Your sewer plumbing system is composed of two distinct lines: water and waste. Freshwater is piped into your home, is used, and leaves your home as wastewater. The bridge between these two lines is your fixtures. You turn on the water in the sink. That’s the waterline. It falls from the faucet into the drain. That’s the waste line.
Water is piped into your home with pressure. Your drains operate mostly on gravity and also air pressure from a vented system. The pipes on the roof? Those are vents that allow for the proper air pressure into the waste line, so no vacuum forms to block the flow. Dip a straw into a glass of water, put your finger over the hole and raise the straw out of the water. The straw holds onto the water. Move your finger off the hole, and the water flows out quickly. That’s pretty how vents work.
One of the most unsettling plumbing issues that can arise is the need for sewer line repair when drains back up. A problem can cause sewage gas in the air or raw sewage to back up in the house into tub drains. Toilets don’t flush, they overflow. Is this a simple clog, or could it be your sewer line is somehow damaged?
Your Drains are Backing Up
If one of your drains is backing up or just not draining correctly, that’s a clog somewhere in the line between that fixture and the main waste pipe leading out of the house. This can be repaired with standard clog removal. Call our team at Benjamin Franklin Plumbing, and we will get your drains running right, in no time. However, if you are experiencing clogged drains in all areas, the problem is either:
- A clog in the waste pipe
- A clogged air vent creating a vacuum blockage in the line
- A clog in the waste pipe that runs into the municipal sewer line or a line that has collapsed at one point
- The municipal sewer line is blocked or under repair (check and see if your neighbors are having the same problem
Some houses have multiple vent pipes on the roof that emerge from different parts of the drain system, particularly in larger homes. If only some of the drains are clogged, and they all seem to be in the same general side of the house. Suspect the venting system for blockage.
Your Drains are Slow
If all your drains are slow, you likely have a blockage constricting the flow of waste through the line. Some of the key reasons this can occur are:
- Earlier clogs in the waste line that were only partially cleared and left a “donut” in the pipe
- Roots invading the waste line out in your yard that are in the process of creating a clog
- Cracks in the waste pipe that allowed dirt, sand, and rocks into the line.
- Grease dumped down the drain while hot that congealed further down the line and began accumulating other waste matter.
- Flushable wipes routinely flushed down the toilet can hang up on the rough edges of the sewer pipe in the front yard and gather grease and food waste.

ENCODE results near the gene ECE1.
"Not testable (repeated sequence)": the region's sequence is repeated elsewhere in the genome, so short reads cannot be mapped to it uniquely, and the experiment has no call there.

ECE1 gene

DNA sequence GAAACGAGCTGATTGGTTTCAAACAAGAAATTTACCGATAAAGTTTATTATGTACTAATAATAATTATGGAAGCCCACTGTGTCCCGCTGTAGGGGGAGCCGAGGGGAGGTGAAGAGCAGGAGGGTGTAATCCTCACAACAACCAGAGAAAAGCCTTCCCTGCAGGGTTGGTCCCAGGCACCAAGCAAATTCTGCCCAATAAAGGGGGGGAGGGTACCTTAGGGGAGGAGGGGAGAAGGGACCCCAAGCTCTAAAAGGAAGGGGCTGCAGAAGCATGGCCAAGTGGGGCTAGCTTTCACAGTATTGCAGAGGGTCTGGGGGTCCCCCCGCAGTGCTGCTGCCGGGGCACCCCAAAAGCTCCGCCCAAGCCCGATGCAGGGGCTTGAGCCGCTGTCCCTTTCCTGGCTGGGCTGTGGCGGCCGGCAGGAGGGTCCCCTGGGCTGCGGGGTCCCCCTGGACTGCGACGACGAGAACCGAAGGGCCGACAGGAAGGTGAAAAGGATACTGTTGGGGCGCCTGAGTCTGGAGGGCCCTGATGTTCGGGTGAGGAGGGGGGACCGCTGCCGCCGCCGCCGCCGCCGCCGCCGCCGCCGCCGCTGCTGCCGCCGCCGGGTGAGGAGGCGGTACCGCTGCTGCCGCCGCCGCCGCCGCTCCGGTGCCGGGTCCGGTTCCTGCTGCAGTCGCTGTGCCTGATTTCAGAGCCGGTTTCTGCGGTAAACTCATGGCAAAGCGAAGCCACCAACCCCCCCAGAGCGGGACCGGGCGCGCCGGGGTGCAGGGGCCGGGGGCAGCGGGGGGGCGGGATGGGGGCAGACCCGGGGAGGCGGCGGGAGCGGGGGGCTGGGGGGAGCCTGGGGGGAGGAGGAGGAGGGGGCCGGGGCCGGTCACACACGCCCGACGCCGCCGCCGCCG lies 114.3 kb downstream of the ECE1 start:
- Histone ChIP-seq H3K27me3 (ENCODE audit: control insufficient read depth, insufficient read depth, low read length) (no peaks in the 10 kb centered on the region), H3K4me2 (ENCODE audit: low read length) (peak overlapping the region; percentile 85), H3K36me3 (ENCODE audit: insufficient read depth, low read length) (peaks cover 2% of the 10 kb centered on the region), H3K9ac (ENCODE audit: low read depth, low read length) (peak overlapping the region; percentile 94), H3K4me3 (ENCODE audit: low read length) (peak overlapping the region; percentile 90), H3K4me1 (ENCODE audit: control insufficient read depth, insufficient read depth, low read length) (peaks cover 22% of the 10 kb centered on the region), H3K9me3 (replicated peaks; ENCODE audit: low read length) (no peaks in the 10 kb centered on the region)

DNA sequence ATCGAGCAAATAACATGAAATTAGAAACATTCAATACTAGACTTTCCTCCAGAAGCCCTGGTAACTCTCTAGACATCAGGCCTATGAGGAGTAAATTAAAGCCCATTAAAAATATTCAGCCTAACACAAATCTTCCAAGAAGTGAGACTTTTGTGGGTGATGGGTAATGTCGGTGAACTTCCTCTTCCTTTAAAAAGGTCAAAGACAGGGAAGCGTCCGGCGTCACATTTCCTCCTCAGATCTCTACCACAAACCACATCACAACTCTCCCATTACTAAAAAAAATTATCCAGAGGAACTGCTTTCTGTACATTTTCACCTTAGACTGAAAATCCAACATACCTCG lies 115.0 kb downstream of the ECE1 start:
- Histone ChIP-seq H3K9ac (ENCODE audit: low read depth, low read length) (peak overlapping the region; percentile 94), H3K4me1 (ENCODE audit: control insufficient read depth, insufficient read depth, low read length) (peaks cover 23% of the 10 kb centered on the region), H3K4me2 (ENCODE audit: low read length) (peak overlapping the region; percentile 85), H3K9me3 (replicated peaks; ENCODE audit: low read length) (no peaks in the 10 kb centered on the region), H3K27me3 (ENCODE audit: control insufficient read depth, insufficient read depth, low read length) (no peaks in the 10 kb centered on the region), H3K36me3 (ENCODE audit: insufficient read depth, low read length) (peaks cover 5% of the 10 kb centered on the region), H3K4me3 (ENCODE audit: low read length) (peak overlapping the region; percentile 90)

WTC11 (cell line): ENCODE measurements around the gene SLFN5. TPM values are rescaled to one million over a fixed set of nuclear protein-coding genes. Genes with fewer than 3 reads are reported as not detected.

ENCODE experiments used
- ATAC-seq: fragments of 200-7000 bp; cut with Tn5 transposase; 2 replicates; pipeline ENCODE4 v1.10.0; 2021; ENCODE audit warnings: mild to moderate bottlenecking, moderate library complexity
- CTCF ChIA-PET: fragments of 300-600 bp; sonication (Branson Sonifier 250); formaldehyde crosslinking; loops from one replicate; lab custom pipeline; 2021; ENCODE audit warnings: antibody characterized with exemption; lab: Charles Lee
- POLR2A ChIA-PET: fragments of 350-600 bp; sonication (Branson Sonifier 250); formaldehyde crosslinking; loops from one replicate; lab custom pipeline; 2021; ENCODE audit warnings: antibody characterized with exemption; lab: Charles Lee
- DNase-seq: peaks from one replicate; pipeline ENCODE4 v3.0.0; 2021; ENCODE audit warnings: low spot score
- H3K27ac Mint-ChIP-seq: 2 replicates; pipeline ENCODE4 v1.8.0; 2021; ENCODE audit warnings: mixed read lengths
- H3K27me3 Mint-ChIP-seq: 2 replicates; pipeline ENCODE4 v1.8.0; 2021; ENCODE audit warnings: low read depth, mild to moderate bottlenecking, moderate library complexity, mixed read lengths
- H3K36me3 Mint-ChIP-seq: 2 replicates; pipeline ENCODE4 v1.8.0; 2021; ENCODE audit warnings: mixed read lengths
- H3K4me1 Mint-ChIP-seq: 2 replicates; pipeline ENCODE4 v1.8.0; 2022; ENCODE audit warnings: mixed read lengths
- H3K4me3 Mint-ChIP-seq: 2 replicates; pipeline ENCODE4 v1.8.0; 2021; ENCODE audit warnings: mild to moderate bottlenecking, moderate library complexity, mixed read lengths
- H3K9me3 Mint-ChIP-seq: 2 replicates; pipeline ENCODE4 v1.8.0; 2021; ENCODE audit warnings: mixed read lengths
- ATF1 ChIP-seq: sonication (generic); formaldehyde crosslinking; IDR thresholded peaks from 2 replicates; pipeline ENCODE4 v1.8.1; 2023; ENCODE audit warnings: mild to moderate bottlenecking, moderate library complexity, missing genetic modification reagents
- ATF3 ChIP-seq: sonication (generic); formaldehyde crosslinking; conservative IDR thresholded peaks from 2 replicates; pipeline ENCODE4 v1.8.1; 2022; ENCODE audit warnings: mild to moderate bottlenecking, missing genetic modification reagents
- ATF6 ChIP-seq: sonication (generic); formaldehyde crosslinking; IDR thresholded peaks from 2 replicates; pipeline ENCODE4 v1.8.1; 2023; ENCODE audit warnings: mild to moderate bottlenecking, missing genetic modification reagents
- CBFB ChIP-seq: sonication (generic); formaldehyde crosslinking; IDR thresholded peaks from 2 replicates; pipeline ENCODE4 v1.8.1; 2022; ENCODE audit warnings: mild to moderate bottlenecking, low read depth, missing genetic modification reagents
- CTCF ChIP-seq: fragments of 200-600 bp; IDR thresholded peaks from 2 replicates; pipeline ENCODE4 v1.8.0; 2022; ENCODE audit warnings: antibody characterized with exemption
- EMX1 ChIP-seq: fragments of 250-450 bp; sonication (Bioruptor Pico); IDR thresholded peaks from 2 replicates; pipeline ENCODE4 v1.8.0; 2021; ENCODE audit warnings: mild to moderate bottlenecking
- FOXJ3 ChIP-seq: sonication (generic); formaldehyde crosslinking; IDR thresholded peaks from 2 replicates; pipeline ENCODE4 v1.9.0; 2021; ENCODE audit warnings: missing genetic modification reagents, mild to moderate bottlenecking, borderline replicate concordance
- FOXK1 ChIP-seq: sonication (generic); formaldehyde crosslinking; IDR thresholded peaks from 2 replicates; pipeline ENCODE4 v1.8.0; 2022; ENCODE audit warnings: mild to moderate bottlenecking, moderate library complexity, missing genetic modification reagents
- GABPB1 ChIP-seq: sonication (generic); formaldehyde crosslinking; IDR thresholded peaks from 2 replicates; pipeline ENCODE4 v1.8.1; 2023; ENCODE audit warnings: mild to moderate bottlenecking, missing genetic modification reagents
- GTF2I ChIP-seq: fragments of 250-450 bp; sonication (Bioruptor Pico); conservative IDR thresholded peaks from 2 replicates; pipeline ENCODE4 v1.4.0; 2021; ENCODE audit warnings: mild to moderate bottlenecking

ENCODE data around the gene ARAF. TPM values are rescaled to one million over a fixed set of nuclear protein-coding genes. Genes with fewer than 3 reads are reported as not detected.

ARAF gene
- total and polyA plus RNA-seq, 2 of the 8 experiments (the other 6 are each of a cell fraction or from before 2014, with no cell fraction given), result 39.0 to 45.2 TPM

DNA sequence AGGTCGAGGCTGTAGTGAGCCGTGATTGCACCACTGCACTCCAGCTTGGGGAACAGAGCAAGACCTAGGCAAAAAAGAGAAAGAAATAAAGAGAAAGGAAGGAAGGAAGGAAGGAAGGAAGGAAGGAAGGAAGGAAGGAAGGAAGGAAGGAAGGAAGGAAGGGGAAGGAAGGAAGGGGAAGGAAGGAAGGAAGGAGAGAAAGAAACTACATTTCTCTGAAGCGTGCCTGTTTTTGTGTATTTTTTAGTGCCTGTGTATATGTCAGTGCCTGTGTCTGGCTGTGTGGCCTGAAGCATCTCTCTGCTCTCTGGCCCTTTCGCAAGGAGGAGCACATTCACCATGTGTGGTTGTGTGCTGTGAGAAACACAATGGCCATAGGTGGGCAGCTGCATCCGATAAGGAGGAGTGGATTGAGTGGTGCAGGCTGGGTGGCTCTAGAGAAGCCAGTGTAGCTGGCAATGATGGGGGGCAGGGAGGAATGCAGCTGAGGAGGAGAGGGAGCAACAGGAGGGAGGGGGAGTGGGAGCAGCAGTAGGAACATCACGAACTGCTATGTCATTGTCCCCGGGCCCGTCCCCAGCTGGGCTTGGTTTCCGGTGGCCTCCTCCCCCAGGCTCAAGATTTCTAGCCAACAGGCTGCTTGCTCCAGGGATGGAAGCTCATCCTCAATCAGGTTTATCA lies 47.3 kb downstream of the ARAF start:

- A sewer line that is broken or crushed in parts and slowing down the flow rate.
The Presence of Sewer Gas Odor
This odor indicates that the sewer line has been breached somewhere in the house and is leaking sewage. It could be behind walls or under or near the foundation slab. Our professional technicians will identify the problem without delay. Sewer gas odor means sewage leakage. This problem leads to a toxic home environment and must be treated as an emergency.
You may discover mold or water in a wall, corner, or ceiling. If present, the location of the leak must be found and repaired.
Tell-Tale Signs on Your Lawn
If wastewater is leaking out of the pipes under your lawn, you may see patches of very green grass or vegetation that is growing out of proportion. Sewage is fertilizer.
Lawn indentations near the sewer line or sinkholes indicate underground erosion from leaking water. Wastewater leaking can be identified by tilted pavers over the sewer line or trees that seem to be leaning. The soil is saturated with water beyond its ability to drain, or it is eroding soil away and collapsing the structure of your landscape.
Cracks in Your Foundation, Warped Walls and Steps
If the main sewer line is leaking under your house’s slab, it may create holes that stress the foundation and develop cracks in the slab or the foundation walls. Left untreated, this can cause severe structural damage to your home. The good news is that this happens slowly. Most homeowners notice one or more of the above signs before severe damage occurs.
What to Do if Your Sewer Line is Damaged
If your sewer line is damaged, this is a job for the professionals – not a DIY project. Give Benjamin Franklin Plumbing a call, and we will make conduct an inspection, pinpointing the exact cause and advise you of the solution. If it is definitely in the outside sewer line, we can do a video inspection and determine if it can be repaired with a plumbing snake or if a more extensive repair would save you more time and money in the long run. Whatever your problem with your plumbing or sewer line, we can give you viable options that fit your budget.